Draw their attention to how we view the male and the female bodies so differently – one as neutral and the other as sexual. Tell them that these ideas are not "natural" as everyone thinks, they are the result of centuries of conditioning. Expose them to different cultures and how people dress differently across the world – the Scottish man who wears the kilt, the Jarawa woman who doesn't cover her breasts.
The Business of Sex
As your child nears puberty, s/he starts exploring their own body and develops feelings of attraction towards others around them.
Indeed, even very small children derive pleasure out of playing with their sexual organs which quite often horrifies the adults around them. But this curiosity and the pleasure that it generates are perfectly normal. Acting scandalised about it only makes the child think that sexual pleasure is something dirty or shameful.
Use the proper names of genitals when you teach your child the names of body parts. Don't "puppy shame" them for their nakedness – while you can teach them rules about who is allowed to see them naked or dress them, do not associate shame with their bodies. This can make them internalise a certain discomfort and shame about their own bodies – something sexual predators bank on to silence their victims.
Recollect your own childhood with honesty and permit them to make these discoveries with responsible information that you can provide as a supportive parent.
Talk to Them About Power
Molestation, harassment, rape... all of these is about power. In a patriarchal society, boys and men are encouraged to occupy positions of power while women are encouraged to be submissive and docile.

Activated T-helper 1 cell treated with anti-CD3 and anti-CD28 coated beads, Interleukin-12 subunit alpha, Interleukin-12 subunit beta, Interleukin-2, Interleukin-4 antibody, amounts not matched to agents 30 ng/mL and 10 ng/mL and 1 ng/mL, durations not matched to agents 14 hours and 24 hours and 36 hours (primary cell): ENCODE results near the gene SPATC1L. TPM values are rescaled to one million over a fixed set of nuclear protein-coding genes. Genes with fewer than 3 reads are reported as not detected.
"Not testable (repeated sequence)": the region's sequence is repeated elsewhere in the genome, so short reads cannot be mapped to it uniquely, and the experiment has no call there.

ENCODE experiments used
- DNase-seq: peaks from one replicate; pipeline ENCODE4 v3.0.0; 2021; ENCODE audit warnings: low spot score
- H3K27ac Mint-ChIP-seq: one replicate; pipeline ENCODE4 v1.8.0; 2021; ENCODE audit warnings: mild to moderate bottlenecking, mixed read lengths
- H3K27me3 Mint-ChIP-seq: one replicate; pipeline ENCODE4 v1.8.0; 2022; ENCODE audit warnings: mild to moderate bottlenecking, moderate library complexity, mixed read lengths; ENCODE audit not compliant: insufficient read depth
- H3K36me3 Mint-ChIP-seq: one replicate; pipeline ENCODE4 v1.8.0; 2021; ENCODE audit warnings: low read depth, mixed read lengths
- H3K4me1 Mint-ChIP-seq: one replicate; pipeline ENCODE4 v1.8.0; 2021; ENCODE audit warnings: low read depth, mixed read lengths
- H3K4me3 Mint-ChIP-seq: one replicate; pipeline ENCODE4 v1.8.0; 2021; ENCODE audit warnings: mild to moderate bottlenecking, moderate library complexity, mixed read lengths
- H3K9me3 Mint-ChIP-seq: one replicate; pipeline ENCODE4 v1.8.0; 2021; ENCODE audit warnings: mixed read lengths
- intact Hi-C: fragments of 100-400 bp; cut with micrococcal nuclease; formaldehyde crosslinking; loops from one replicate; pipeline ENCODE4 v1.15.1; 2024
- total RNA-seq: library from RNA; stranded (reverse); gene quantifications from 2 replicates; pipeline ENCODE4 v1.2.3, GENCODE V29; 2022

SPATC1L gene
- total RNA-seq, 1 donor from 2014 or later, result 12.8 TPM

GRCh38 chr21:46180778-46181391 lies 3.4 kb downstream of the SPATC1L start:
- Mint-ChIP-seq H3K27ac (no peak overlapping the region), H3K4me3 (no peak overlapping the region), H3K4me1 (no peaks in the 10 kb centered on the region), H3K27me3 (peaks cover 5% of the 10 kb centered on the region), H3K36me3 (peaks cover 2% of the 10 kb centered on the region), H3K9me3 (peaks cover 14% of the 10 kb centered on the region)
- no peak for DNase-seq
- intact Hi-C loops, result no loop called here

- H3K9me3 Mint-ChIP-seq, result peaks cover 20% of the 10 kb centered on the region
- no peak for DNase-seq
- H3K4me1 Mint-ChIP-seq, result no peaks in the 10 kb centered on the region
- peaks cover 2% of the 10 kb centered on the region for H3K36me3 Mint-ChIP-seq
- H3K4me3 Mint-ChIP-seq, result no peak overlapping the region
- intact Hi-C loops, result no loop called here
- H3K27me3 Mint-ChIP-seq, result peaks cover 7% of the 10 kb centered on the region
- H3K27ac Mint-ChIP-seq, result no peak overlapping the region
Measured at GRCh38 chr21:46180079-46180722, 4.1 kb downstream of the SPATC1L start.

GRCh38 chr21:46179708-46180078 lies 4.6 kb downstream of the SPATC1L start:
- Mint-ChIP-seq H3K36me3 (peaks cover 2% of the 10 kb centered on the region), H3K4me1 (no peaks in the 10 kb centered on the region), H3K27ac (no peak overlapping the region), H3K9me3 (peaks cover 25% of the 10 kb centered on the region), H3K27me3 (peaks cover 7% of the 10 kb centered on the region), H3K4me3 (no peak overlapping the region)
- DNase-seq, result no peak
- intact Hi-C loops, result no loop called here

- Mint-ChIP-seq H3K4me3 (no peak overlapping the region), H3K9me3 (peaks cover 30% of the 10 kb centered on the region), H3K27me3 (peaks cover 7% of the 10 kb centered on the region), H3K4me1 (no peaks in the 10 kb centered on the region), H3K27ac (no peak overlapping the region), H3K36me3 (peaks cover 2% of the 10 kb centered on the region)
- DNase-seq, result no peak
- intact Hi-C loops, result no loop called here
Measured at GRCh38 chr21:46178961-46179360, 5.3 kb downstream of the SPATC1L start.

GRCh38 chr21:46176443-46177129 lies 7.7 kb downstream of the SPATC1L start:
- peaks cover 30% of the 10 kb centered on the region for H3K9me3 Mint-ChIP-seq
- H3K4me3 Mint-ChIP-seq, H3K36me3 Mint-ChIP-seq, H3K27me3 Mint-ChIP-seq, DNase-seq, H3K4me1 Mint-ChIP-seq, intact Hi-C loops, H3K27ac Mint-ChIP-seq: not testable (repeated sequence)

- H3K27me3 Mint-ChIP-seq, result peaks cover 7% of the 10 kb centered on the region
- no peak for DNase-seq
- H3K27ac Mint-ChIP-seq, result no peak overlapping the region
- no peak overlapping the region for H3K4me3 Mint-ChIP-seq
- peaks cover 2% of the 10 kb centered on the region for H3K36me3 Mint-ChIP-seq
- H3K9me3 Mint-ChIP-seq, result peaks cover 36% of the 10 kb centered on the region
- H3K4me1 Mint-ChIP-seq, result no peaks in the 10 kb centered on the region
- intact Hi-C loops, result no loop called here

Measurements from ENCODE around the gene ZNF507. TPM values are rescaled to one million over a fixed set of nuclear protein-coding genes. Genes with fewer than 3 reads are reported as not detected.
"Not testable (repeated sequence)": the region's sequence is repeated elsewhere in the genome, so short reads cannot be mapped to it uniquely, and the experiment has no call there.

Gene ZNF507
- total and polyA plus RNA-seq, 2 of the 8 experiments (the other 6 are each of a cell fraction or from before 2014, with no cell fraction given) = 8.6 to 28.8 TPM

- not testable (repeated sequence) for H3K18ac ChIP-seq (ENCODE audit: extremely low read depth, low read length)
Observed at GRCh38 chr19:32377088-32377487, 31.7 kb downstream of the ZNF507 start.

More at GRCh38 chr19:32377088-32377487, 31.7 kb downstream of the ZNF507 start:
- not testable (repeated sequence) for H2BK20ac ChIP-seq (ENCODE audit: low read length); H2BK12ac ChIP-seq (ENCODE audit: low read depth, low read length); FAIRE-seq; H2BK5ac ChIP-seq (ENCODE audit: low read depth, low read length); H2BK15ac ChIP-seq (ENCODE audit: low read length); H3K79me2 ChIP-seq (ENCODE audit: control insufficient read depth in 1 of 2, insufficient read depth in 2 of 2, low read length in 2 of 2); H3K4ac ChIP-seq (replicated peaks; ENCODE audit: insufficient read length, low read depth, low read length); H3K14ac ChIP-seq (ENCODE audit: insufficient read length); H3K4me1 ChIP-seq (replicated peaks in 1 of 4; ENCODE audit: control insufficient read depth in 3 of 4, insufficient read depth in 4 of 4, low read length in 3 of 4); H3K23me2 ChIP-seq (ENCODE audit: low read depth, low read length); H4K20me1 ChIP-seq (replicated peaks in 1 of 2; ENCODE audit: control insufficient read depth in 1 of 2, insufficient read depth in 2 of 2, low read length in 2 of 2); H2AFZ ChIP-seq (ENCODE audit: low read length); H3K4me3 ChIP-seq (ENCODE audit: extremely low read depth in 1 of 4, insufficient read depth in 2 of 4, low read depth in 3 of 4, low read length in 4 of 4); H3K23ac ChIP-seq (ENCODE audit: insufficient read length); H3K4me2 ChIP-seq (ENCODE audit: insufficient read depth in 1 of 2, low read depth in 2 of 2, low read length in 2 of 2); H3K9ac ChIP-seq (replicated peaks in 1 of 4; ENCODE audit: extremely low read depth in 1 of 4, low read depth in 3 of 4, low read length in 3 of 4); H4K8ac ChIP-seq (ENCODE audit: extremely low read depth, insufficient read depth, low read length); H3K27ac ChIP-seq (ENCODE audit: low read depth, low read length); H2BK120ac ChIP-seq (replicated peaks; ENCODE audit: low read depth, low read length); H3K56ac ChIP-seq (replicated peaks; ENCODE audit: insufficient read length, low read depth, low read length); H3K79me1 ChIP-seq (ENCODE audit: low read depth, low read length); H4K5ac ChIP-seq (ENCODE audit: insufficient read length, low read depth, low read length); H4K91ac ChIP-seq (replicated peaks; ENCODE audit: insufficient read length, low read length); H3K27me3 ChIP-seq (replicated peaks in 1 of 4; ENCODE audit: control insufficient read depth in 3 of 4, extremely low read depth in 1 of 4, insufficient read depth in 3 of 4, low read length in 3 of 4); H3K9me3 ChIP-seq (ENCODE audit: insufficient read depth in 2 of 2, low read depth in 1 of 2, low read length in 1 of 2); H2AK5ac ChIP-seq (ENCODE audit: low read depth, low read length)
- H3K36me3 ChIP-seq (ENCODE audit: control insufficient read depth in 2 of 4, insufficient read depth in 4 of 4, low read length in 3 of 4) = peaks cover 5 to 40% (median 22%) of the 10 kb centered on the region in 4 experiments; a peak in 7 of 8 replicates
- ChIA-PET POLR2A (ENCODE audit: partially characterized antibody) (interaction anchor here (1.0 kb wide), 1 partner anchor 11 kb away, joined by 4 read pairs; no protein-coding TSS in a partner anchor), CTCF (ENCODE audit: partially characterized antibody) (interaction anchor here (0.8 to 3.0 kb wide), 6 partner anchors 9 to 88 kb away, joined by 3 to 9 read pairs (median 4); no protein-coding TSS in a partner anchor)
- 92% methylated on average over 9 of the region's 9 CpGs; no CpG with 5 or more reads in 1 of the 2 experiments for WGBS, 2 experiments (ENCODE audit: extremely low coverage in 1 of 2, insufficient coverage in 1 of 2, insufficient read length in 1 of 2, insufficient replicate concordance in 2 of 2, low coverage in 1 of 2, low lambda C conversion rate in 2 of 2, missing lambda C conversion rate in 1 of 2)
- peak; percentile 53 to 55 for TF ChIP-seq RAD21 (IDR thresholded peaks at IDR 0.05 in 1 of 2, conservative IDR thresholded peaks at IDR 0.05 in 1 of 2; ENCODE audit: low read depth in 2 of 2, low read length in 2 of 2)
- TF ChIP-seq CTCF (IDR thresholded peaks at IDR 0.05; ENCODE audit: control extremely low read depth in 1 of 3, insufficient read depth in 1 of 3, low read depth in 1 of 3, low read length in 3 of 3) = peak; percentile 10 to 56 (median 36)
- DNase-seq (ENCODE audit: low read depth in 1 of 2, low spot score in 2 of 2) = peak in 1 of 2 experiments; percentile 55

Vidya Reddy points out that such representations are common even in school textbooks where the mother is shown to be in the kitchen while the father is reading the newspaper.
Children discover power early – tantrum throwing, playground bullying and so on are instances when they are testing out the extent of power they hold on the other person.
It's important to talk to them about this in the sexual context, too. Many children learn about sex through exposure to pornography, a fictional representation of the act. Mainstream porn tends to be male-centric and bordering on the degradation of the female partner.
A young person with no real-world experience or authentic information can become conditioned by these images to believe that wielding power, even at the cost of hurting someone, is desirable. And since these representations are also manipulated to show the submissive partner enjoying the degradation, it can be hard for a young person to understand that this is not reality and may be far from the truth in many an instance.
Disconcertingly, it's very much possible for people to watch real life videos of sexual violence and find it titillating. This happens because power is aspirational and we see the person who is deprived of it to be the "loser". We automatically root for the one who wins, the one who "conquers".
The representations of romance and love we see in movies, sitcoms, and advertisements, too, mostly have an aggressive man pursuing a shy or resisting woman and ultimately “winning” her over, whether or not she has consented to it.
Vidya Reddy says that young people tend to emulate what they see on screen because that becomes their reference point. She recounts an instance when she was having a discussion on consent with a young boy who'd assaulted a seven-year-old girl. The boy gave the example of a movie where the heroine had consistently rebuffed the hero but had, in the end, decided to fall in love with him, to justify why such behaviour was all right.
Vidya says that it took considerable effort to disabuse him of this idea and to drill home the point that it didn't matter how good the man's intentions were if the woman had said a no to him. The solution to such problematic representations, however, is not to ban popular culture in your drawing room but to discuss it.
Changing the channel changes nothing. As a parent, you have the responsibility to talk to your child about the world around them, however, uncomfortable you might be with the idea.